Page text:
1. 2

    Very cool! My editor of choice was WadAuthor, and then Doom Builder:

    https://doomwiki.org/wiki/File:WadAuthor_screenshot.png

    http://www.doombuilder.com/images/db2_screenshot1.png

    1. 14

      A personal favourite is that Linux to this day maintains in-kernel support for AX.25, a completely different mode of networking from TCP/IP, primarily for amateur radio. Once you create an interface with a KISS-enabled TNC (modem) and external radio you can write ordinary C networking software (disclosure: my blog) - except with AF_AX25 and SOCK_SEQPACKET to establish connections.

      You know it’s a real socket too because you can look at it with netstat!

      $ netstat -A ax25
      Active AX.25 sockets
      Dest       Source     Device  State        Vr/Vs    Send-Q  Recv-Q
      *          VK7NTK-1   ax0     LISTENING    000/000  0       0     
      

      Or if you like, you can assign an IP address to the interface and Linux will do TCP/IP over connectionless AX.25 frames. (Note: AX.25 is hardly unique in being an old technology that still exists in Linux, but it’s fun that a handful of people still use it.)

      1. 3

        A similar situation is the CAN bus - https://www.elinux.org/CAN_Bus. This is used for a bunch of things, but primarily shows in cars.

      1. 4

        Doom Emacs (https://github.com/hlissner/doom-emacs) works well for me currently. What I like (compared to other Emacs distros) is that it isolates user configuration to three simple files: config.el (where you typically insert your setqs), packages.el (where you can easily add 3rd party modes that aren’t packaged yet by Doom) and init.el (with Doom-specific configuration). I just need to store those three files in a git repo and I can regenerate my Emacs configuration from scratch if something goes wrong.

        Unfortunately, things often go wrong in these Emacs distros :/ but at least Doom has facilities for rescuing things.

        1. 5

          Another happy Doom-er here (ok doomer?)

        1. 18

          If hosting a NAS at a friends house isn’t an option, Backblaze B2 might be a nice option ($5/1TB/m *)

          1. 8

            +1 for Backblaze B2. I use it with Restic and it works great.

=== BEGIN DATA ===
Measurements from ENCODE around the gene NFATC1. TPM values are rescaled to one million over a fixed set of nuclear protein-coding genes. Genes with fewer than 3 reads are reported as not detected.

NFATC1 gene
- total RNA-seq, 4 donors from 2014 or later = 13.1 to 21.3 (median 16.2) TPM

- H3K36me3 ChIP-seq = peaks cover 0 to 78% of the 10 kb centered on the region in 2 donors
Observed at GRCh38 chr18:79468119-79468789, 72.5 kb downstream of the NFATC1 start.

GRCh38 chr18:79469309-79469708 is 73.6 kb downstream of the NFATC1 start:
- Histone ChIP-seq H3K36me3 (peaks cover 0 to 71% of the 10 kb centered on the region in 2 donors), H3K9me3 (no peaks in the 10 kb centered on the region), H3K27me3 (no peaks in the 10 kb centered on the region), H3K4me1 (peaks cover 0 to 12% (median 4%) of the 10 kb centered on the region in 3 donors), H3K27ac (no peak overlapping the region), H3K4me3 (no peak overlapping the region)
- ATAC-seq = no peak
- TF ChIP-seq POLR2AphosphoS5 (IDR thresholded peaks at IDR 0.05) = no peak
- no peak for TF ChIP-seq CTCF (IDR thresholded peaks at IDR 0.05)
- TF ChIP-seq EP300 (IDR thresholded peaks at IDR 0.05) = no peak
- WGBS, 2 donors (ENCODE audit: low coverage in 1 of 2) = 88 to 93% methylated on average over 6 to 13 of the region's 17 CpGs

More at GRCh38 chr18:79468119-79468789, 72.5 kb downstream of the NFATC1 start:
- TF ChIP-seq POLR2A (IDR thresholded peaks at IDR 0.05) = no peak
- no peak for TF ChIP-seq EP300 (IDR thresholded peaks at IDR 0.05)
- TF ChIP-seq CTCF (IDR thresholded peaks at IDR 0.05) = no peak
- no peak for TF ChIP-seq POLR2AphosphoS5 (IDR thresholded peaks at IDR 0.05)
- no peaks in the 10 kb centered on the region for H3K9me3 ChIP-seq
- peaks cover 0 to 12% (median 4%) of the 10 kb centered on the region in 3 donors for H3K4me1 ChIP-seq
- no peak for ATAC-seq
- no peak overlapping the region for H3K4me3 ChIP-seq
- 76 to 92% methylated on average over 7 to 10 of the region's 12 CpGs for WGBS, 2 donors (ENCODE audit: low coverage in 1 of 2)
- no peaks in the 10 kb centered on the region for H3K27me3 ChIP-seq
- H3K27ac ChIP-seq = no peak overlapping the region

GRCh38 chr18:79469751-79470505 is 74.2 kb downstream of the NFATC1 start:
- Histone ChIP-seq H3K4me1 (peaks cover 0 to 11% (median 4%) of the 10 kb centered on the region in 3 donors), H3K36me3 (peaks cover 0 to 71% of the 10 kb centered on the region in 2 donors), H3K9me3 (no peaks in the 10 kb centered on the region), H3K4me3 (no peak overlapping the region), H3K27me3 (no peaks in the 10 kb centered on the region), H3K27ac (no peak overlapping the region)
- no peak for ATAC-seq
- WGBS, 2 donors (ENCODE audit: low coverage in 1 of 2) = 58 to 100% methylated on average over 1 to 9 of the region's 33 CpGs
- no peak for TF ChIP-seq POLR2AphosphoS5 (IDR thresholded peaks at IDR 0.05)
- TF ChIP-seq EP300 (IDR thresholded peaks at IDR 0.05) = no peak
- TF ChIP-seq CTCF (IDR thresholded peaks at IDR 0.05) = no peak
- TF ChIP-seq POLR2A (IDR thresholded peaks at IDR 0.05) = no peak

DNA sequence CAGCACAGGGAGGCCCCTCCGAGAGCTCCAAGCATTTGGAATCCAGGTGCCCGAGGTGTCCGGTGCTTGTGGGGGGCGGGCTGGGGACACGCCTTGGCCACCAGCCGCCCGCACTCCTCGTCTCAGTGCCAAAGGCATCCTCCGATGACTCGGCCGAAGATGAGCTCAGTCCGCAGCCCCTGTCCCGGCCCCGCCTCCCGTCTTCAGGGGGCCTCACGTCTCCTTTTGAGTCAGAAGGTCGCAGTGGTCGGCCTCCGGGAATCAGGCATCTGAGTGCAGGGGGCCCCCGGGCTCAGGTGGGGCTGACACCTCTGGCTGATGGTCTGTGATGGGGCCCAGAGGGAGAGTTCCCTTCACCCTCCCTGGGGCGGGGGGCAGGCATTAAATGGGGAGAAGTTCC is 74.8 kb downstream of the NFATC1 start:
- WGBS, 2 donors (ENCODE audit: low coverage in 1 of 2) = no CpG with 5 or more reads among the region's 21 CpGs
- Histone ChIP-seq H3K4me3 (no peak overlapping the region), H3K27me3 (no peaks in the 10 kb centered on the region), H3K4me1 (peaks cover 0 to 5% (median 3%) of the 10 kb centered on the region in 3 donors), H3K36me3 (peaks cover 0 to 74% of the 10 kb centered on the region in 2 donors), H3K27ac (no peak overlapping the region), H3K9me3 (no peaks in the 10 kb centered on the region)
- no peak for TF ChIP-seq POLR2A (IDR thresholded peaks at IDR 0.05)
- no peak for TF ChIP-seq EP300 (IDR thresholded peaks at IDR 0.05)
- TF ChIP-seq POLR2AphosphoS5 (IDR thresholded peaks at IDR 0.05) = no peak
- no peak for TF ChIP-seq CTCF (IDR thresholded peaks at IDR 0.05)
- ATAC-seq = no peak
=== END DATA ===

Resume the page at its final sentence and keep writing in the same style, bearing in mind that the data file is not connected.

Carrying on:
1. 7

              I use B2 and have been happy with it. I use rclone to interact with it.

              1. 3

                rclone seems neat. Thanks for the pointer!

              2. 3

                I’d recommend using fiber inside your house for faster backups.

                1. 2

                  The only issue I found with Backblaze is that it requires your phone number upon registration.

                  This is a serious turn-down.

                  1. 3

                    Why is this a problem? Genuine naive question.

                    1. 6

                      because they don’t need it

                      1. 2

                        Not OP but for me:

                        • I don’t give my number out to anyone except people I know
                        • I have a Google voice number which a lot of companies flag as “not a real number” for since reason
                        1. 1

                          Spam, data collection, identification

                        2. 1

                          Auch, didn’t know that. That’s indeed a negative. Especially when you have to link payment details anyway.

                        3. 2

                          Backblaze B2 + Duplicati backs up all the non-application files on my laptop for ~$0.10/month. It’s been a few months and I don’t even think they’ve billed me yet since the monthly bill is so small.

                          1. 2

                            @timvisee after reading your and other recommendations, I’m trying out BackBlaze. I have a lot of photos, around 60,000. I’m currently backing them all up individually (as in, I just point to the folder and sync the folder). Should I be creating tars of them and backing those up? Thanks!

                            1. 2

                              Tarring would probably be faster yes, to prevent lots of expensive file creations.

                          1. 33

                            My position has essentially boiled down to “YAML is the worst config file format, except for all the other ones.”

                            It gets pretty bad if your documents are large or if you need to collaborate (it’s possible to have a pretty good understanding of parts of YAML but that’s not always going to line up with what your collaborators understand).

                            I keep wanting to say something along the lines of “oh, YAML is fine as long as you stick to a reasonable subset of it and avoid confusing constructs,” but I strongly believe that memory-unsafe languages like C/C++ should be abandoned for the same reason.

                            JSON is unusable (no comments, easy to make mistakes) as a config file format. XML is incredibly annoying to read or write. TOML is much more complex than it appears… I wonder if the situation will improve at any point.

                            1. 23

                              I think TOML is better than YAML. Sure, it has the complex date stuff, but that has never caused big surprises for me (just small annoyances). The article seems to focus mostly on how TOML is not Python, which it indeed is not.